TLD guys. When I joined the team, I felt like the team
and I were in the same stages of our careers. I was
still up-and-coming and so were they. Every year they
would step up and I would step up. It felt like where
I belonged. Don’t forget, I was in college when they
called me up to go racing. I always felt like I owed them,
because I would not be here if they hadn’t picked me up.
I always put Troy first for sure. He always has the right
of first refusal when it comes to my gear contract.
WAS IT A BIG DEAL THAT YOU NEVER GOT A
250 EAST OR WEST CHAMPIONSHIP? Yes and no.
The year that I was closest was in 2014. It was a full-on
battle until the very last round between Jason Anderson
and I. If you are going to lose one, you want to lose it
by only five points. It’s a bummer to not have won a 250
Championship, but it is not something I dwell on. I have
bigger problems and bigger things to focus on right now.
YOU AND JASON ANDERSON HAVE HAD SOME
EPIC RUN-INS. WHAT IS YOUR RELATIONSHIP
WITH HIM? Last year was when it heated up the most
between us. At one race we made contact three times
during the race; it was pretty heated after that. I wanted
to go over to his rig and wring his neck, but we have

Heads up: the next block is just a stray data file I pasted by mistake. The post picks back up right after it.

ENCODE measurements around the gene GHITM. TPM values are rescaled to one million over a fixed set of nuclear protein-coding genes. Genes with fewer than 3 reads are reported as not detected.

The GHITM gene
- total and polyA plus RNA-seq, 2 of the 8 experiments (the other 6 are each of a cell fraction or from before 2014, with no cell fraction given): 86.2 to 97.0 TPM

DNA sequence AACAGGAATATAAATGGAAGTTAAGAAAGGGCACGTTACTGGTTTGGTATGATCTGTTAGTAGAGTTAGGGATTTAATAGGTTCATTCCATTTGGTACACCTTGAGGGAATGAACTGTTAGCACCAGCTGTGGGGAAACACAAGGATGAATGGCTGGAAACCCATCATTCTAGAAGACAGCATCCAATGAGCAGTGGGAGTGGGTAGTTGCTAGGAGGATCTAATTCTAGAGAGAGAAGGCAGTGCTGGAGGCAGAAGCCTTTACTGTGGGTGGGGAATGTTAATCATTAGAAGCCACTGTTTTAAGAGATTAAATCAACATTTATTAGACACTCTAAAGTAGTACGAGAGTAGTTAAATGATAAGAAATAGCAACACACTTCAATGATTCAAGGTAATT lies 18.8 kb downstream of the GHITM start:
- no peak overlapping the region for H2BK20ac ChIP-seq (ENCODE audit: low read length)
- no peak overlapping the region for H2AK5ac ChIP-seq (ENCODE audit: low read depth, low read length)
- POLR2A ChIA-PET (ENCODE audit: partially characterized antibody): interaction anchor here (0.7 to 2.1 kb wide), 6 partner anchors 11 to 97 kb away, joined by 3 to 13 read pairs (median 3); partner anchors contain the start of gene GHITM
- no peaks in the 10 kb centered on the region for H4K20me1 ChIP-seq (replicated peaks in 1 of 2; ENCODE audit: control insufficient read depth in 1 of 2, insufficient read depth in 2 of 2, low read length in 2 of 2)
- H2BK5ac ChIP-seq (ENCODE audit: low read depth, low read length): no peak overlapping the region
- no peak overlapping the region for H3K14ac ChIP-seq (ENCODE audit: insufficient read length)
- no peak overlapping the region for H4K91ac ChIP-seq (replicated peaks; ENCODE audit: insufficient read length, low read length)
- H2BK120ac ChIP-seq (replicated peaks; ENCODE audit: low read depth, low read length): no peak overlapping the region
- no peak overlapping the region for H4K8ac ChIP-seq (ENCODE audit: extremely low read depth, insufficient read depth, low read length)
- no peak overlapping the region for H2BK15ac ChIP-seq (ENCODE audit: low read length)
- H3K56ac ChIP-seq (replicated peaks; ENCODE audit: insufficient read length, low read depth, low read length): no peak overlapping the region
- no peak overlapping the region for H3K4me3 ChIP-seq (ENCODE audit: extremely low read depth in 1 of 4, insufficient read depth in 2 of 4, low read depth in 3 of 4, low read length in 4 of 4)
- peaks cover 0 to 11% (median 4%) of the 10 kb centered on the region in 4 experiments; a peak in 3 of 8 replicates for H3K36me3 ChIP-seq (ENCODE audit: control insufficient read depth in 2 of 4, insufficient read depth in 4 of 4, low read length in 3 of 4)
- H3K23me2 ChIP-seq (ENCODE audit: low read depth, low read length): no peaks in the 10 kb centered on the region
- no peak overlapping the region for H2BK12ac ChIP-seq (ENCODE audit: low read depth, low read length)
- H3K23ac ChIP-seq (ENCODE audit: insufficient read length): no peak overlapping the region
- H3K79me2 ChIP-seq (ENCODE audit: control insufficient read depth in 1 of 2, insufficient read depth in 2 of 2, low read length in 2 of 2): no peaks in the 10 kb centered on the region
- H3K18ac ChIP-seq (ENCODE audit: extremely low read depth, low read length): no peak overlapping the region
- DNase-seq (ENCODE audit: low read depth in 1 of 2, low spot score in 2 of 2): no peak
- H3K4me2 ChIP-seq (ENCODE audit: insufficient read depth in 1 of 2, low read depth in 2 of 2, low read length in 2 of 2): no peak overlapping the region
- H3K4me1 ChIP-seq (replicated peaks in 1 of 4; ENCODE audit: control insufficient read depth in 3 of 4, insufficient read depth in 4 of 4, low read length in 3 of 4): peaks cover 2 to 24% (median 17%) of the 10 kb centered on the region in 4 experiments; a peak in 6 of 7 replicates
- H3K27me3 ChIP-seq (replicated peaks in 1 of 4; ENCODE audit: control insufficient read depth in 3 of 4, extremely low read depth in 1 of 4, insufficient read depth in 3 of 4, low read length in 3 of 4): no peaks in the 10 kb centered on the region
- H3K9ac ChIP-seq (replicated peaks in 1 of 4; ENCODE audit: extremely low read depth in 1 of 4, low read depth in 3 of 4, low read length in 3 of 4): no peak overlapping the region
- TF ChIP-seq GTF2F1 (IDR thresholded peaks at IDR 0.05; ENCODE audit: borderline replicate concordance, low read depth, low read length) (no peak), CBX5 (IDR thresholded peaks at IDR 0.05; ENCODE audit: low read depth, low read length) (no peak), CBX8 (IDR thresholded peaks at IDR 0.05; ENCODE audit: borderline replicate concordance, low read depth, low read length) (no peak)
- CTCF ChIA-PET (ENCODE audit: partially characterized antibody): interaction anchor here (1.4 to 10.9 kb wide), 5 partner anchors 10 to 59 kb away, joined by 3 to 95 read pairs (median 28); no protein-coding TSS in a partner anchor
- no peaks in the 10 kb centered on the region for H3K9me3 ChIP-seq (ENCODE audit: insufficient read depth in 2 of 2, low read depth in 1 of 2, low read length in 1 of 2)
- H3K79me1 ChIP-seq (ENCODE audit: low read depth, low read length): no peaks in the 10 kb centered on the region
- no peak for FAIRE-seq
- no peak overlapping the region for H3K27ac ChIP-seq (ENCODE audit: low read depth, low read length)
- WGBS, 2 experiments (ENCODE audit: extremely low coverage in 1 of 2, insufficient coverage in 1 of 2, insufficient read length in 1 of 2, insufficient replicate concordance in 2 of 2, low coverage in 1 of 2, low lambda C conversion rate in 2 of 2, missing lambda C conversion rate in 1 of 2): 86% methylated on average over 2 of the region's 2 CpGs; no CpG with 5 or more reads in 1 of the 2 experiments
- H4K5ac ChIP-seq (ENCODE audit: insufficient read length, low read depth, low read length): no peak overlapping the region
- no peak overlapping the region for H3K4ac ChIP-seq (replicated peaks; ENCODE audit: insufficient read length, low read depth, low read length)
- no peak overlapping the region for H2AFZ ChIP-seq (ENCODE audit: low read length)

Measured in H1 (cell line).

kind of settled things down since then. We still talk and
see each other at the track, and we are civil for sure. We
both want to win, and we are both always in each oth-
er’s way. It is probably never going to end, because we
are both at the same point in our careers. For the past
five years it has been a healthy rivalry. You cannot men-
tion me without mentioning him, and you can’t mention
him without mentioning me.
YOU IMPRESSED A LOT OF PEOPLE WHEN IN
YOUR FINAL 250 YEAR YOU RACED A COUPLE
THE NEXT YEAR YOU SIGNED WITH HONDA
FOR THE 450 CLASS. DID YOU GET OTHER
OFFERS? Yes, I had some other offers. After they saw
what I did on the 450, I think it interested a lot of peo-
ple. But, I wanted to be on a Honda. It has always been
my dream. I was actually bummed because they were
the third or fourth team to give me an offer. I was think-
ing, “Dang, maybe it is not going to happen.” It was defi-
Most riders see signing autographs as a
chore—until nobody wants one anymore.
Cole enjoys the experience.